Program Adherence

A beautifully planned exercise program will not be effective if a patient is unable or unwilling to adhere to it. Even for healthy people, adhering to an exercise regimen can be a challenge; adding the challenges related to a multifaceted cancer diagnosis can make adherence all the more difficult. Adherence may be influenced by symptoms such as nausea or fatigue. Other factors that may influence adherence may not be related to cancer, such as time to perform the activities, transportation to and from a supervised program, or simply lack of interest.

Monitoring patient adherence is a particularly challenging task. Because a simple record of time spent in the exercise session does not necessarily represent adequate performance of the exercise prescription, not surprisingly, many studies do not report adherence rates, or the data are confounding. Because so many factors can affect adherence, it is important to provide as many reinforcers as possible to encourage patient participation. Ideas include 

  • Encouraging partners to exercise together
  • Ensuring that goals are realistic and achievable
  • Varying the exercise routine to prevent boredom
  • Identifying an exercise plan that is enjoyable to the patient
  • Encouraging journal entries of exercise completed to be able to see efforts and improvements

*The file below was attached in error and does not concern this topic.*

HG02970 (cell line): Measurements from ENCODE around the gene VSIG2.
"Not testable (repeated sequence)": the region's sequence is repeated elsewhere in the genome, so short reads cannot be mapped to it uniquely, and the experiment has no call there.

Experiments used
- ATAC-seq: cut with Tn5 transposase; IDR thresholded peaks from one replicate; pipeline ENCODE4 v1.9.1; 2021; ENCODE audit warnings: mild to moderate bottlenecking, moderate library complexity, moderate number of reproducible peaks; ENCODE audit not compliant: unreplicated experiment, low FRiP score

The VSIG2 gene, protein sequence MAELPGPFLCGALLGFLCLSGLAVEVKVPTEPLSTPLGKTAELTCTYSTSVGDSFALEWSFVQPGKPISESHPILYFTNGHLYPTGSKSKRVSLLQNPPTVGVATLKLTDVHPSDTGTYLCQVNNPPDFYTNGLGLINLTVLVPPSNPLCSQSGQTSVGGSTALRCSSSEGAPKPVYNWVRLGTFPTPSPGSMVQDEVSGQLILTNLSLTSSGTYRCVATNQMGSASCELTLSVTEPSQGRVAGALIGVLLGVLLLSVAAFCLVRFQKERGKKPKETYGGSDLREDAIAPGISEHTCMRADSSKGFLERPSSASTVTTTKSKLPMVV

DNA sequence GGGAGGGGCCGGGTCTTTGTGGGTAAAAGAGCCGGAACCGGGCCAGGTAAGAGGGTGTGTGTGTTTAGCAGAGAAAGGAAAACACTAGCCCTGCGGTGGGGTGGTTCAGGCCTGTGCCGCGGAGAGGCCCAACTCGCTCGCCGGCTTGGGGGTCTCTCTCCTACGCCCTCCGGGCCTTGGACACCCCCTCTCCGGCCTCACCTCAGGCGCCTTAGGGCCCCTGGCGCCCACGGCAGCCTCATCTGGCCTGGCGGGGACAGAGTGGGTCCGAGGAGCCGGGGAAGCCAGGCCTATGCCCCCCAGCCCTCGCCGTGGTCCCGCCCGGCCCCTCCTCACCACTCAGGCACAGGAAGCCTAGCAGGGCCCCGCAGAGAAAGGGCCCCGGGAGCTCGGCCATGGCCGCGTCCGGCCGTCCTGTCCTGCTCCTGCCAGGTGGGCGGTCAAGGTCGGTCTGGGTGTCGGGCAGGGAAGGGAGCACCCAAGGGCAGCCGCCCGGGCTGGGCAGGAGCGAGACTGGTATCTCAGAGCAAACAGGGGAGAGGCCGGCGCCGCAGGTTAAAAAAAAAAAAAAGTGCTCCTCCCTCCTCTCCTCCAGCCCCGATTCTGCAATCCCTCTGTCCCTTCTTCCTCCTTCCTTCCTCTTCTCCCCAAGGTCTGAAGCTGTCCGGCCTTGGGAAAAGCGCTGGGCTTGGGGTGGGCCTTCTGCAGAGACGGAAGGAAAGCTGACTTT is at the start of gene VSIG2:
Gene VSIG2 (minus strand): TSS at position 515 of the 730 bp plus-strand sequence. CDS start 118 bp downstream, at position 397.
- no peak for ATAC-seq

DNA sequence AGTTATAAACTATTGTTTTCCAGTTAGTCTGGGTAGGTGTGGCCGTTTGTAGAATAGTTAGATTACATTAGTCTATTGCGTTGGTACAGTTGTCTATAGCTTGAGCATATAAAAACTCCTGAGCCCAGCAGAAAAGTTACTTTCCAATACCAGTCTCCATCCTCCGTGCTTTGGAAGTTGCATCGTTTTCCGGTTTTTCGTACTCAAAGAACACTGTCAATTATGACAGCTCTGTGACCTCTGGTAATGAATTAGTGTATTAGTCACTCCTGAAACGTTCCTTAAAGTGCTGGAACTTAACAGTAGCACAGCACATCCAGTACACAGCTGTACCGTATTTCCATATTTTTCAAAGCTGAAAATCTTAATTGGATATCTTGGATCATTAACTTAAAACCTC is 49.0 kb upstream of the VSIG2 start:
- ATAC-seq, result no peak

• Maintaining weekly contact with the patient (if the program is home-based)
  • Helping patients identify and overcome barriers to exercising
  • Identifying opportunities for incorporating exercise into daily activities (Adkins, 2009; Hacker, 2009).


Evaluation of improvement in an exercise prescription is again closely related to the exercise goals. Some potential evaluation end points include 

  • Biologic end points
     -Oxygen capacity
    - Body fat
    - Heart rate
    - Blood pressure
    - Body composition
  • Functional status
    - Distance walked or steps climbed
    - Strength in legs, arms, hands
    - Aerobic capacity
    - Time needed to perform activities of daily living
  • Symptoms: presence and/or severity of
    - Depression
    - Fatigue
    - Anxiety
    - Sleep disturbances
    - Distress
  • Quality-of-life perceptions, including 
    - Life satisfaction
    - Role performance
    - Cognitive functioning
    - Social functioning
    - Satisfaction with overall health.

For more information, read the Centers for Disease Control and Prevention Exercise Guidelines


Adkins, B.W. (2009). Maximizing exercise in breast cancer survivors. Clinical Journal of Oncology Nursing, 13, 695–700. doi: 10.1188/09.CJON.695-700

Hacker, E. (2009). Exercise and quality of life: Strengthening the connections. Clinical Journal of Oncology Nursing, 13, 31–39. doi: 10.1188/09.CJON.31-39

Whaley, M., Brubacker, P., & Otto, R. (Eds). (2006). American College of Medicine’s guidelines for exercise testing and prescription (7th ed.). Philadelphia, PA: Lippincott, Williams and Wilkins.